Two things emerge clearly from this rapid overview of the concept of eros past and present. First, there is a certain relationship between love and the Divine: love promises infinity, eternity—a reality far greater and totally other than our everyday existence. Yet we have also seen that the way to attain this goal is not simply by submitting to instinct. Purification and growth in maturity are called for; and these also pass through the path of renunciation. Far from rejecting or “poisoning” eros, they heal it and restore its true grandeur. This is due first and foremost to the fact that man is a being made up of body and soul. Man is truly himself when his body and soul are intimately united; the challenge of eros can be said to be truly overcome when this unification is achieved. Should he aspire to be pure spirit and to reject the flesh as pertaining to his animal nature alone, then spirit and body would both lose their dignity. On the other hand, should he deny the spirit and consider matter, the body, as the only reality, he would likewise lose his greatness… it is neither the spirit alone nor the body alone that loves: it is man, the person, a unified creature composed of body and soul, who loves. Only when both dimensions are truly united, does man attain his full stature. Only thus is love —eros—able to mature and attain its authentic grandeur. Nowadays Christianity of the past is often criticized as having been opposed to the body; and it is quite true that tendencies of this sort have always existed. Yet the contemporary way of exalting the body is deceptive.
Eros, reduced to pure “sex”, has become a commodity, a mere “thing” to be bought and sold, or rather, man himself becomes a commodity. This is hardly man's great “yes” to the body. On the contrary, he now considers his body and his sexuality as the purely material part of himself, to be used and exploited at will. Nor does he see it as an arena for the exercise of his freedom, but as a mere object that he attempts, as he pleases, to make both enjoyable and harmless. Here we are actually dealing with a debasement of the human body: no longer is it integrated into our overall existential freedom; no longer is it a vital expression of our whole being, but it is more or less relegated to the purely biological sphere. The apparent exaltation of the body can quickly turn into a hatred of bodiliness. Christian faith, on the other hand, has always considered man a unity in duality, a reality in which spirit and matter compenetrate, and in which each is brought to a new nobility. True, eros tends to rise “in ecstasy” towards the Divine, to lead us beyond ourselves; yet for this very reason it calls for a path of ascent, renunciation, purification and healing.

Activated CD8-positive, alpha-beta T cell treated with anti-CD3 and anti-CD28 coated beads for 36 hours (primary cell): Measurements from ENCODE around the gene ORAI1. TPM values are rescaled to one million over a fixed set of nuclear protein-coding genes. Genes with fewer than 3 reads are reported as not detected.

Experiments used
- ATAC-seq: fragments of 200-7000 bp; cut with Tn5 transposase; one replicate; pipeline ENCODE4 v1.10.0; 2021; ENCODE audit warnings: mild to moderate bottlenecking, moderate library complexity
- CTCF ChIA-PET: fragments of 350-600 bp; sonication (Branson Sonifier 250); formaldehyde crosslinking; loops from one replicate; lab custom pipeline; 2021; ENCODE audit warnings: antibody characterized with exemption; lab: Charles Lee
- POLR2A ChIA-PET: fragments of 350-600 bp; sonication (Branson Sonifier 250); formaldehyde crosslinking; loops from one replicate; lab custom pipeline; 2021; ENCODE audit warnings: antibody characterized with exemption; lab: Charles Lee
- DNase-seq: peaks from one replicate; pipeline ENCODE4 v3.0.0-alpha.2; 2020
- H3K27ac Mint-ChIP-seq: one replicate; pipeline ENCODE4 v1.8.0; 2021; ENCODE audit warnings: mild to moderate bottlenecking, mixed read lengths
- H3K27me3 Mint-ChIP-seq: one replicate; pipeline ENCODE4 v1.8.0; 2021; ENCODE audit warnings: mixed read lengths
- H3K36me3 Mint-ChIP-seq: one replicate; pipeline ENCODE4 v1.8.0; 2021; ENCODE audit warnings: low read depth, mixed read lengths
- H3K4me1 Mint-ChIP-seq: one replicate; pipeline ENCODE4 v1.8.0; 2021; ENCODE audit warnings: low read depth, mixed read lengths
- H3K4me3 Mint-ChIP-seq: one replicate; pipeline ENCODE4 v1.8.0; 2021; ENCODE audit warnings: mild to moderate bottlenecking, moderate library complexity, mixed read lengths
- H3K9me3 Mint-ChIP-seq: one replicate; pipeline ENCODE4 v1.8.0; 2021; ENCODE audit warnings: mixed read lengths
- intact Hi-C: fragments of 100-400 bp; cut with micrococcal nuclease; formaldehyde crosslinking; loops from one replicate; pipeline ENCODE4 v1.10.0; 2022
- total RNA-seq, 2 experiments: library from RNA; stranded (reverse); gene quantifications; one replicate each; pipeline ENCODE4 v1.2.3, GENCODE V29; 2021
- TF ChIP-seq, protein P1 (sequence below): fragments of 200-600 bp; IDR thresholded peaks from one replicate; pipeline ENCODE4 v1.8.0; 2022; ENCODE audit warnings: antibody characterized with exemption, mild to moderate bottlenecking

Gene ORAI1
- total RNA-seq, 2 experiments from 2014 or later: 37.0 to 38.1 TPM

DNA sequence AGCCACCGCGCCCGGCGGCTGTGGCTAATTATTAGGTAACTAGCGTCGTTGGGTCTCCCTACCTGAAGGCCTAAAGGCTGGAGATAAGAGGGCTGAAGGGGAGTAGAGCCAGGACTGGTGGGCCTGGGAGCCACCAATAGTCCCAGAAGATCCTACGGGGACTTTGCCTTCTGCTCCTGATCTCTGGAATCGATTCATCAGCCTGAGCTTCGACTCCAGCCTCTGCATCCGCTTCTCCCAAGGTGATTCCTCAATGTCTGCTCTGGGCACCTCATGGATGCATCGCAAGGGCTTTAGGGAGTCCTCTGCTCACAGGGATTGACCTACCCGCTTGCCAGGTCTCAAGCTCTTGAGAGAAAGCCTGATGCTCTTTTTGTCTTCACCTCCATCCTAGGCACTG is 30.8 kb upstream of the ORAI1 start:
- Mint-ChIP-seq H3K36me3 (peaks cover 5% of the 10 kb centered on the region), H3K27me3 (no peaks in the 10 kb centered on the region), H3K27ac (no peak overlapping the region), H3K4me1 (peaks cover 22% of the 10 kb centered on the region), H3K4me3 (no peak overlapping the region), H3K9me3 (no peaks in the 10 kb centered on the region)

Deus Caritas Est 5
Reflection – Well, I tried and tried to find some way to shorten this paragraph of the encyclical, but you know, I just couldn’t do it. It’s so brilliant, so insightful, so packed with meaning – every sentence of it, every word of it. I’ve been going through thispart of the encyclical, reflecting on how well it meets the truth we all at least sort of know – that the sexual revolution which was supposed to bring such liberation and joy has brought disease and death, that eros left to its own devices degrades into use and exploitation - mere lust.It is in this passage that we see, or at least begin to see, what it means for eros not to be left to its own devices, for it to be purified and lifted up so that it does indeed rise ‘in ecstasy’ towards the Divine. It is a question of the whole person being one in his or her body and soul, and the ecstatic movement of erotic desire being taken up into whole movement of the person. Self-gift, self-disposition, a total choice to embrace this person, not only in the one moment of union and pleasure, but all of each embracing all of the other. And not just a total embrace now, but an embrace that is forever given. And not just an embrace of the other as they are, but all his or her potentialities, most of all the capacity to engender life. A total embrace excluding nothing, not the future of this person nor what may come forth from them. In short, marriage, and openness to life in that marital embrace. This is the purification of eros.
The old fashioned language was ‘remedy of concupiscence’, but not in a simple minded sense that marriage provided a licit place to satisfy one's sexual desires, but in this deeper sense. In the vocation of marriage, desire is taken up into and incorporated into a personal choice to dedicate oneself to the other and hold nothing back from that dedication, and to accept always and in every movement of marriage that which may come from that dedication, namely the children God wants to give you. Eros is purified by being brought into the mystery of sacrificial love and death to self.